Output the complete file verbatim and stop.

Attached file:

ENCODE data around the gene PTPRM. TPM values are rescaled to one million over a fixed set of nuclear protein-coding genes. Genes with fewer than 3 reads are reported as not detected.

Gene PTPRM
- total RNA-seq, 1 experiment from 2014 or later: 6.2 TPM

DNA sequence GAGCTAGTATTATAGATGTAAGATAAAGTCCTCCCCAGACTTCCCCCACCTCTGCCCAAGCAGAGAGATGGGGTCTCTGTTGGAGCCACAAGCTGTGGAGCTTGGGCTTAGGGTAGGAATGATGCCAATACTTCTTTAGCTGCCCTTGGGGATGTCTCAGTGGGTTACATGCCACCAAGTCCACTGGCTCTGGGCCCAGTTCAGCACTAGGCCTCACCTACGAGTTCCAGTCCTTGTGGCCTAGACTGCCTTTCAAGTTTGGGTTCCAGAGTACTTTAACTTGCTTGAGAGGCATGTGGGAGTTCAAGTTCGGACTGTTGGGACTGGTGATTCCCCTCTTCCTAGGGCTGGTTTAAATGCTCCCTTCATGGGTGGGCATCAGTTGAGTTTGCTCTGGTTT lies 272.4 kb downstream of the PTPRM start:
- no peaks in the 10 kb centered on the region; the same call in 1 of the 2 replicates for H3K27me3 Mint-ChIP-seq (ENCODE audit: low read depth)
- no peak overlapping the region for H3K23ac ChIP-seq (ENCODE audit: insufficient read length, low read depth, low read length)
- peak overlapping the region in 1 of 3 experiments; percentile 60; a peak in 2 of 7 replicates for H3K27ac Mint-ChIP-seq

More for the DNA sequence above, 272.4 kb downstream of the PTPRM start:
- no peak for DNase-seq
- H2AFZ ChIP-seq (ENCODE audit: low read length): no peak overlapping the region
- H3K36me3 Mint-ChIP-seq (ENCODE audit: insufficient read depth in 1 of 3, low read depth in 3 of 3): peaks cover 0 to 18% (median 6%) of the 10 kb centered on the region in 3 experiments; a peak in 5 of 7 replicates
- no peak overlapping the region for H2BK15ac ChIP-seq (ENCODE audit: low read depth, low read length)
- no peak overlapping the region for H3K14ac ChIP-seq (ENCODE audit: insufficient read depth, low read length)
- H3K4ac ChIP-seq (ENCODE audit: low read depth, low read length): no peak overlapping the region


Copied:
ENCODE data around the gene PTPRM. TPM values are rescaled to one million over a fixed set of nuclear protein-coding genes. Genes with fewer than 3 reads are reported as not detected.

Gene PTPRM
- total RNA-seq, 1 experiment from 2014 or later: 6.2 TPM

DNA sequence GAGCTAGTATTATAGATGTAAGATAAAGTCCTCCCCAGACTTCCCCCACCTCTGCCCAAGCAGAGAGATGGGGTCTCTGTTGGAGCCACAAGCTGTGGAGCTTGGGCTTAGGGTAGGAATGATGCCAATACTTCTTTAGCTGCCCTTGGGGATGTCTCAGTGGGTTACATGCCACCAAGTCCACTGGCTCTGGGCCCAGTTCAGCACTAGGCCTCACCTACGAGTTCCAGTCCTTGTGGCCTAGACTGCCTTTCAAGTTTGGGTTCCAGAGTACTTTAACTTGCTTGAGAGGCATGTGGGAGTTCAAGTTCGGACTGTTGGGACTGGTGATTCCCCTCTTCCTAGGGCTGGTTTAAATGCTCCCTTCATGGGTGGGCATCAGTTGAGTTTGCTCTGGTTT lies 272.4 kb downstream of the PTPRM start:
- no peaks in the 10 kb centered on the region; the same call in 1 of the 2 replicates for H3K27me3 Mint-ChIP-seq (ENCODE audit: low read depth)
- no peak overlapping the region for H3K23ac ChIP-seq (ENCODE audit: insufficient read length, low read depth, low read length)
- peak overlapping the region in 1 of 3 experiments; percentile 60; a peak in 2 of 7 replicates for H3K27ac Mint-ChIP-seq

More for the DNA sequence above, 272.4 kb downstream of the PTPRM start:
- no peak for DNase-seq
- H2AFZ ChIP-seq (ENCODE audit: low read length): no peak overlapping the region
- H3K36me3 Mint-ChIP-seq (ENCODE audit: insufficient read depth in 1 of 3, low read depth in 3 of 3): peaks cover 0 to 18% (median 6%) of the 10 kb centered on the region in 3 experiments; a peak in 5 of 7 replicates
- no peak overlapping the region for H2BK15ac ChIP-seq (ENCODE audit: low read depth, low read length)
- no peak overlapping the region for H3K14ac ChIP-seq (ENCODE audit: insufficient read depth, low read length)
- H3K4ac ChIP-seq (ENCODE audit: low read depth, low read length): no peak overlapping the region